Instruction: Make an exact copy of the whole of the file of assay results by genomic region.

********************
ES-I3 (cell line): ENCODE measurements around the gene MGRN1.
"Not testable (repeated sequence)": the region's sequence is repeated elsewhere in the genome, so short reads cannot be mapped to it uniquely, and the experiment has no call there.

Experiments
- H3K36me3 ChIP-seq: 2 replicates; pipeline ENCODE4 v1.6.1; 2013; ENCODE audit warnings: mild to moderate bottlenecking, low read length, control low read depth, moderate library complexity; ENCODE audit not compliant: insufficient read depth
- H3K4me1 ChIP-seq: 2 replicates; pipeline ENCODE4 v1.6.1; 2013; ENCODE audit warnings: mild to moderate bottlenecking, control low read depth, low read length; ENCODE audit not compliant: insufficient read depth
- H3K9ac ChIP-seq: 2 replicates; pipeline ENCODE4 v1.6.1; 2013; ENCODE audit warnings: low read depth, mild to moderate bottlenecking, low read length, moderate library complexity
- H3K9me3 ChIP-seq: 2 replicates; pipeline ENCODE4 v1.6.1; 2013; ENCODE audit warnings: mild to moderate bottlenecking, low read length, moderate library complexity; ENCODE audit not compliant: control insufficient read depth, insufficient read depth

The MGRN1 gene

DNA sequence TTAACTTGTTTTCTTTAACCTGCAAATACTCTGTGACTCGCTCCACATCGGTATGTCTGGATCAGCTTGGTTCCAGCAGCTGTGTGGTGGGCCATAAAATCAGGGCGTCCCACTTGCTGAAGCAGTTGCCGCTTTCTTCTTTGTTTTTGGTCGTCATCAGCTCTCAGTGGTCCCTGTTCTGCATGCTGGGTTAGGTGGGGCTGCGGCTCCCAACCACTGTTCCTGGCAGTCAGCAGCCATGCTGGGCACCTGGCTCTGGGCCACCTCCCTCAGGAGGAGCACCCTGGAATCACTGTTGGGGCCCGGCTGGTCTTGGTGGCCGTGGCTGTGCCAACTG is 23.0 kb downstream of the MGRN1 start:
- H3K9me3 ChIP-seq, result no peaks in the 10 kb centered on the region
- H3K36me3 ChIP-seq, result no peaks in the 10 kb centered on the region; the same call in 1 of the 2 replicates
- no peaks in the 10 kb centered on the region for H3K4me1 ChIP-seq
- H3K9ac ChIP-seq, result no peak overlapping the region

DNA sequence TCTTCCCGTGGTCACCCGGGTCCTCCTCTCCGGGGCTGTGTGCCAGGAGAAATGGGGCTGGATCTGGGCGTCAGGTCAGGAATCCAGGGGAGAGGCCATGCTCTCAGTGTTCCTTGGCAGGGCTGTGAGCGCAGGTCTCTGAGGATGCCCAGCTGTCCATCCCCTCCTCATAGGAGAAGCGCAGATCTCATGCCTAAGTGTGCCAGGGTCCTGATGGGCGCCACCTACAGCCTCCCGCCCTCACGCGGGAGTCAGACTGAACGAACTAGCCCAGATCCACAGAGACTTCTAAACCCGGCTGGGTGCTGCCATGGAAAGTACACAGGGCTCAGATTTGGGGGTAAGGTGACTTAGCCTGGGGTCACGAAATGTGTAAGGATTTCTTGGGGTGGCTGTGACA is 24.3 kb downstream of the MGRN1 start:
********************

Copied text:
ES-I3 (cell line): ENCODE measurements around the gene MGRN1.
"Not testable (repeated sequence)": the region's sequence is repeated elsewhere in the genome, so short reads cannot be mapped to it uniquely, and the experiment has no call there.

Experiments
- H3K36me3 ChIP-seq: 2 replicates; pipeline ENCODE4 v1.6.1; 2013; ENCODE audit warnings: mild to moderate bottlenecking, low read length, control low read depth, moderate library complexity; ENCODE audit not compliant: insufficient read depth
- H3K4me1 ChIP-seq: 2 replicates; pipeline ENCODE4 v1.6.1; 2013; ENCODE audit warnings: mild to moderate bottlenecking, control low read depth, low read length; ENCODE audit not compliant: insufficient read depth
- H3K9ac ChIP-seq: 2 replicates; pipeline ENCODE4 v1.6.1; 2013; ENCODE audit warnings: low read depth, mild to moderate bottlenecking, low read length, moderate library complexity
- H3K9me3 ChIP-seq: 2 replicates; pipeline ENCODE4 v1.6.1; 2013; ENCODE audit warnings: mild to moderate bottlenecking, low read length, moderate library complexity; ENCODE audit not compliant: control insufficient read depth, insufficient read depth

The MGRN1 gene

DNA sequence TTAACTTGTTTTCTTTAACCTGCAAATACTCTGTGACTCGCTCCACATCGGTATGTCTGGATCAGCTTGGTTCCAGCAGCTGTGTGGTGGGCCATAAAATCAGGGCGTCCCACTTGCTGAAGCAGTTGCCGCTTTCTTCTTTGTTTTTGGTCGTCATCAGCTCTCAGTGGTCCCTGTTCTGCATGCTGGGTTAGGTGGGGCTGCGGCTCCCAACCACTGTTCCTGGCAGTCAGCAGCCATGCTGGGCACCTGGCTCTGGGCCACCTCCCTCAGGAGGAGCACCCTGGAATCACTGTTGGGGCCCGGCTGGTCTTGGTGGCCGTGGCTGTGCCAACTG is 23.0 kb downstream of the MGRN1 start:
- H3K9me3 ChIP-seq, result no peaks in the 10 kb centered on the region
- H3K36me3 ChIP-seq, result no peaks in the 10 kb centered on the region; the same call in 1 of the 2 replicates
- no peaks in the 10 kb centered on the region for H3K4me1 ChIP-seq
- H3K9ac ChIP-seq, result no peak overlapping the region

DNA sequence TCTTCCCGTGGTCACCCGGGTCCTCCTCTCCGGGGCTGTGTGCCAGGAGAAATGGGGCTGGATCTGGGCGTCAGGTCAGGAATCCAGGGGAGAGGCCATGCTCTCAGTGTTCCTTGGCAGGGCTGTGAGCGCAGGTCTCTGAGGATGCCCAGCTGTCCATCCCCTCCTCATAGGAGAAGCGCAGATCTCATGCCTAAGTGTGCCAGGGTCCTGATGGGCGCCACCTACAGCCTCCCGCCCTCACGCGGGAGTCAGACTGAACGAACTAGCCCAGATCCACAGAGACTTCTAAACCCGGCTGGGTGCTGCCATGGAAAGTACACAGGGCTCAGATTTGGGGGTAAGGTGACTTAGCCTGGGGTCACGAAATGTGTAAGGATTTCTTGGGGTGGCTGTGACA is 24.3 kb downstream of the MGRN1 start: